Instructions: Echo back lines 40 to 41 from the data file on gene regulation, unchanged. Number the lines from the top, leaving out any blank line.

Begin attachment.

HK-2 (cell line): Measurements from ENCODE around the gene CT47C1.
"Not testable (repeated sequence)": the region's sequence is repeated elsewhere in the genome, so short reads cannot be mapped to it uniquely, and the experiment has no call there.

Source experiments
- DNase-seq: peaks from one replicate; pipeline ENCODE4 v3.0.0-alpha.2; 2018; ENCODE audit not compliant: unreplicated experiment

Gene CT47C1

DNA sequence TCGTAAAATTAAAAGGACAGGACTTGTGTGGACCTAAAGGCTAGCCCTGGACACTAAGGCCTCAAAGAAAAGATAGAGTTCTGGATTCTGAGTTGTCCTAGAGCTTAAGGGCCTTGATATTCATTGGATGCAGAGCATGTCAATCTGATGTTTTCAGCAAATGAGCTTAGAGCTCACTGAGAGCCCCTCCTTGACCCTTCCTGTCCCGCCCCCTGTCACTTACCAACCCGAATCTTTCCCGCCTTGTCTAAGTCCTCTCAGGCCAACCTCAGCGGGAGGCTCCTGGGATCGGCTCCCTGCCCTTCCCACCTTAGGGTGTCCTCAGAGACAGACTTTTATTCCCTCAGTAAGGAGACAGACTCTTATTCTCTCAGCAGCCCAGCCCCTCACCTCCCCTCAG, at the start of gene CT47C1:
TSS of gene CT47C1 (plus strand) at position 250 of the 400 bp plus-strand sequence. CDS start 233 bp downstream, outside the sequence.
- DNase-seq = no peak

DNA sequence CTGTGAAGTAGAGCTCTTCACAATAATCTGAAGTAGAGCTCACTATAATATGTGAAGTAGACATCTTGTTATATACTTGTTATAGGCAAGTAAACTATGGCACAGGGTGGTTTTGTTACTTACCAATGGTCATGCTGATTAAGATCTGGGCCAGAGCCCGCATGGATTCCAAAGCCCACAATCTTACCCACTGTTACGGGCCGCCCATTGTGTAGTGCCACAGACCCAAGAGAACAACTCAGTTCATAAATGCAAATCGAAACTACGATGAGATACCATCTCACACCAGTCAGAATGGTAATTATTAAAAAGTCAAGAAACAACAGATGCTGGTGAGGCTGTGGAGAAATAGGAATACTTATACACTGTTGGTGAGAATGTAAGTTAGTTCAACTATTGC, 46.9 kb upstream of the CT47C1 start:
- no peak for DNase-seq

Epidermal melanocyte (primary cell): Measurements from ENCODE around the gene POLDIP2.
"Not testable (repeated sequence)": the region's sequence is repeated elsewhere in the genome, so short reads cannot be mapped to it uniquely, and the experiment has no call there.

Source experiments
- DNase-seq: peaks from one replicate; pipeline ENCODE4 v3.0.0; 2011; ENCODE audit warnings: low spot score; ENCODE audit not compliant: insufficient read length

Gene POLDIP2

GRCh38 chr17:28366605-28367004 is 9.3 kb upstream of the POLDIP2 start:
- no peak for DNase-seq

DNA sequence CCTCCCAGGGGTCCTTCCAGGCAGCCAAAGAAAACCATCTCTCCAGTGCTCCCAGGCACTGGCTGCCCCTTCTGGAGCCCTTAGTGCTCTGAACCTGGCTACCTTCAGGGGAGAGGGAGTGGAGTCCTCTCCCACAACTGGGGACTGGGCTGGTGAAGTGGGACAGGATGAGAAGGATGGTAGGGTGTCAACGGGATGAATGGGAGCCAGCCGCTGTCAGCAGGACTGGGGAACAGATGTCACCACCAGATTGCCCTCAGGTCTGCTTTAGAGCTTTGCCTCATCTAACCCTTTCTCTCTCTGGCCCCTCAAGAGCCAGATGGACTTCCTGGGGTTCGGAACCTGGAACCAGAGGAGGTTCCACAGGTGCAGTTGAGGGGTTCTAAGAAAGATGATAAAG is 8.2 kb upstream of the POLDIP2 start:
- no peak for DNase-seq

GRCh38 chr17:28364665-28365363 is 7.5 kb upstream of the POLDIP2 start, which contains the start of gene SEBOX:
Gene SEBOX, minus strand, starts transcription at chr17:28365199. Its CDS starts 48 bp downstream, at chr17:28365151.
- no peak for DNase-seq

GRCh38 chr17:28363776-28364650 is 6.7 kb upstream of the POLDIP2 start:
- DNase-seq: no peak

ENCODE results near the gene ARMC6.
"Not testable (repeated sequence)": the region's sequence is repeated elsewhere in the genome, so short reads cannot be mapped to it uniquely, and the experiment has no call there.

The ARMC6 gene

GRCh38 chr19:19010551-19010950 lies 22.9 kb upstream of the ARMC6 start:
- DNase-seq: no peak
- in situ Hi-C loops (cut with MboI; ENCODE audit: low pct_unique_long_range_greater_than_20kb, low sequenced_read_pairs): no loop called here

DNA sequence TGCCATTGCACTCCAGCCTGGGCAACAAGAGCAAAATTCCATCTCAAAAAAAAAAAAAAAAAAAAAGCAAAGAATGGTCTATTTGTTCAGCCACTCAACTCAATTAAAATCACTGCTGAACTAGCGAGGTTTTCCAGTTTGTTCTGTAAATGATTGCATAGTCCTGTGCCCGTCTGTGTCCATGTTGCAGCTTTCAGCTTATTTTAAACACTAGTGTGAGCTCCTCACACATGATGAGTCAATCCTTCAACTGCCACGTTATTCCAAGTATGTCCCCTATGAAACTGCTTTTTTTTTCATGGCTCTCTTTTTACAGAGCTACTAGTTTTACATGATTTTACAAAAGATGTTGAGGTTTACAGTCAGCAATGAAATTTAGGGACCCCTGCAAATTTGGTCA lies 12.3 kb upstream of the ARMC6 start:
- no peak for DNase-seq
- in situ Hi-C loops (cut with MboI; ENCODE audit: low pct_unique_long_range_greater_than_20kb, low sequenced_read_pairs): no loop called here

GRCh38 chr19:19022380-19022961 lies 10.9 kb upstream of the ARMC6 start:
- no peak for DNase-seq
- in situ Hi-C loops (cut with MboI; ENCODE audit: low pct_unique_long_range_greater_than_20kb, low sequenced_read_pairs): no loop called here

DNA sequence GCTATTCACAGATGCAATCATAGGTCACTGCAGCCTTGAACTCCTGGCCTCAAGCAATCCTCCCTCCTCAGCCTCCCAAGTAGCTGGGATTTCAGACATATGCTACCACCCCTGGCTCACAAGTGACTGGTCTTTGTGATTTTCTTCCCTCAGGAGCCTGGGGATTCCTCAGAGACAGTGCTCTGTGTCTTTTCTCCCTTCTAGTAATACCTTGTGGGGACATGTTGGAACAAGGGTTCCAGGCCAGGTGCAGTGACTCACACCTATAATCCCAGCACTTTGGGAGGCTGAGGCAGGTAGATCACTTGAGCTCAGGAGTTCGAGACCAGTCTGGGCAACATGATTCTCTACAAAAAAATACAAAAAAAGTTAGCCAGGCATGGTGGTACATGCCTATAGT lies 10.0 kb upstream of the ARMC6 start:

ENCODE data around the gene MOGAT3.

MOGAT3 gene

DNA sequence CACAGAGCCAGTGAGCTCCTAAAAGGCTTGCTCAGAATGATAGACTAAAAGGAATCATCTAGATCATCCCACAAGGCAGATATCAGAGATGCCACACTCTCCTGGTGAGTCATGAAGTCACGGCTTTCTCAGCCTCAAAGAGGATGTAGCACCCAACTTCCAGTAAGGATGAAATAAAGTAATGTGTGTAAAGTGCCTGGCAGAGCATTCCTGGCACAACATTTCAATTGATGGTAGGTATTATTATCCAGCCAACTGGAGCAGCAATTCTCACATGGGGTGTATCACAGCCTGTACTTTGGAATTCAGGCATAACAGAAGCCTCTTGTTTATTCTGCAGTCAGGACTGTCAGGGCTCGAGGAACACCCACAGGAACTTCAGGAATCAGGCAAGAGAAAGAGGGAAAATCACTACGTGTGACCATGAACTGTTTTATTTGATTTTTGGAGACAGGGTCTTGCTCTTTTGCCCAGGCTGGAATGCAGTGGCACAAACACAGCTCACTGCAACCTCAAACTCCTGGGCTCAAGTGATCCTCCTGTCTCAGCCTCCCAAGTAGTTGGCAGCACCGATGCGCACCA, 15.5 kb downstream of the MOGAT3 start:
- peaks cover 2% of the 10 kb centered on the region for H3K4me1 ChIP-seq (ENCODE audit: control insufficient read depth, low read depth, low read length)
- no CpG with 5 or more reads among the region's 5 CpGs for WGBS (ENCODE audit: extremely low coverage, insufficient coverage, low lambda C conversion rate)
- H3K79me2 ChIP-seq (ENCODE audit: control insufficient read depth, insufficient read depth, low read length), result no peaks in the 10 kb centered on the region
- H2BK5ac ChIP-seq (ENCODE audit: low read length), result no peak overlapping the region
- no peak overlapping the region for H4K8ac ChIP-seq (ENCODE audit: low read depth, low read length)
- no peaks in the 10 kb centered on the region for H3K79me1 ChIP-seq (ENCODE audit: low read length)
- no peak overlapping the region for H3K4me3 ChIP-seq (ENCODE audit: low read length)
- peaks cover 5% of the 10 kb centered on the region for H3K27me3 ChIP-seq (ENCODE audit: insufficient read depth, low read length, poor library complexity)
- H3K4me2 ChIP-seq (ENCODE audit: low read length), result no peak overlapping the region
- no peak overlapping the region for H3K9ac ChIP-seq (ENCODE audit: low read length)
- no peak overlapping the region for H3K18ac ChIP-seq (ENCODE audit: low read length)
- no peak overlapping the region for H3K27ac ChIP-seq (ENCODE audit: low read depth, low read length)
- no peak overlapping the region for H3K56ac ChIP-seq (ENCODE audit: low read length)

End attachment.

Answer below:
DNA sequence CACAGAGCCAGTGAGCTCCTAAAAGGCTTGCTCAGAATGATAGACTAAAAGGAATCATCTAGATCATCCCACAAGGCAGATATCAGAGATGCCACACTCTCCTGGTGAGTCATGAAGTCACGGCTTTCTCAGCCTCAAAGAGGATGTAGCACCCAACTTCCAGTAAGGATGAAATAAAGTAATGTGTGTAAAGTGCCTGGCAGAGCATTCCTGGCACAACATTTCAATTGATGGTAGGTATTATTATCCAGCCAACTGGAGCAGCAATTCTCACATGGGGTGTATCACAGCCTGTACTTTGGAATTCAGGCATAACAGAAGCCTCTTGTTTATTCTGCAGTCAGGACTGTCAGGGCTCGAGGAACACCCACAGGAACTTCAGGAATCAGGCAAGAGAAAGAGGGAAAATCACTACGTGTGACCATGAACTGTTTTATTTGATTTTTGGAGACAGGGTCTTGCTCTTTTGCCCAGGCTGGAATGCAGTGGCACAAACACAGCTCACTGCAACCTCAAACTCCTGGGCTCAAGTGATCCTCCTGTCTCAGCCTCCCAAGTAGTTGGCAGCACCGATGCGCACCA, 15.5 kb downstream of the MOGAT3 start:
- peaks cover 2% of the 10 kb centered on the region for H3K4me1 ChIP-seq (ENCODE audit: control insufficient read depth, low read depth, low read length)